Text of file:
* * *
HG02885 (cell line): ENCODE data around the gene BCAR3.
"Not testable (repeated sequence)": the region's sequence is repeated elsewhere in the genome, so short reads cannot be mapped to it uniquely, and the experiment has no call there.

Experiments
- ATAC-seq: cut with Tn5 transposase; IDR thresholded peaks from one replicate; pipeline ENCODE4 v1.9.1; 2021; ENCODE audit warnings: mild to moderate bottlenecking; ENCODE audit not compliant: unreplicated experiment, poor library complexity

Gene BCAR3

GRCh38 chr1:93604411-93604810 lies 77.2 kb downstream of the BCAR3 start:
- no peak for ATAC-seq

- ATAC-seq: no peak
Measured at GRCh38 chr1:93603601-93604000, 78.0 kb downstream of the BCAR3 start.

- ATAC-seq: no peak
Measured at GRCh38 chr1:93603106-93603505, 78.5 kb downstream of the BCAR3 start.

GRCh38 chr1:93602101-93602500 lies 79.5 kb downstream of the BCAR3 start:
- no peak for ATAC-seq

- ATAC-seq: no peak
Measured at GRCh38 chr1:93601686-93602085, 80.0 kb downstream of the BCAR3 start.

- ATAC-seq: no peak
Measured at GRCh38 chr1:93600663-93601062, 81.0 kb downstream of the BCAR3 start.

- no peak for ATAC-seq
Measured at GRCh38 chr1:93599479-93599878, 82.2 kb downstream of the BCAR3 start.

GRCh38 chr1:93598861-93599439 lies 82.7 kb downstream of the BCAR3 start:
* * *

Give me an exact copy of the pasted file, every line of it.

HG02885 (cell line): ENCODE data around the gene BCAR3.
"Not testable (repeated sequence)": the region's sequence is repeated elsewhere in the genome, so short reads cannot be mapped to it uniquely, and the experiment has no call there.

Experiments
- ATAC-seq: cut with Tn5 transposase; IDR thresholded peaks from one replicate; pipeline ENCODE4 v1.9.1; 2021; ENCODE audit warnings: mild to moderate bottlenecking; ENCODE audit not compliant: unreplicated experiment, poor library complexity

Gene BCAR3

GRCh38 chr1:93604411-93604810 lies 77.2 kb downstream of the BCAR3 start:
- no peak for ATAC-seq

- ATAC-seq: no peak
Measured at GRCh38 chr1:93603601-93604000, 78.0 kb downstream of the BCAR3 start.

- ATAC-seq: no peak
Measured at GRCh38 chr1:93603106-93603505, 78.5 kb downstream of the BCAR3 start.

GRCh38 chr1:93602101-93602500 lies 79.5 kb downstream of the BCAR3 start:
- no peak for ATAC-seq

- ATAC-seq: no peak
Measured at GRCh38 chr1:93601686-93602085, 80.0 kb downstream of the BCAR3 start.

- ATAC-seq: no peak
Measured at GRCh38 chr1:93600663-93601062, 81.0 kb downstream of the BCAR3 start.

- no peak for ATAC-seq
Measured at GRCh38 chr1:93599479-93599878, 82.2 kb downstream of the BCAR3 start.

GRCh38 chr1:93598861-93599439 lies 82.7 kb downstream of the BCAR3 start: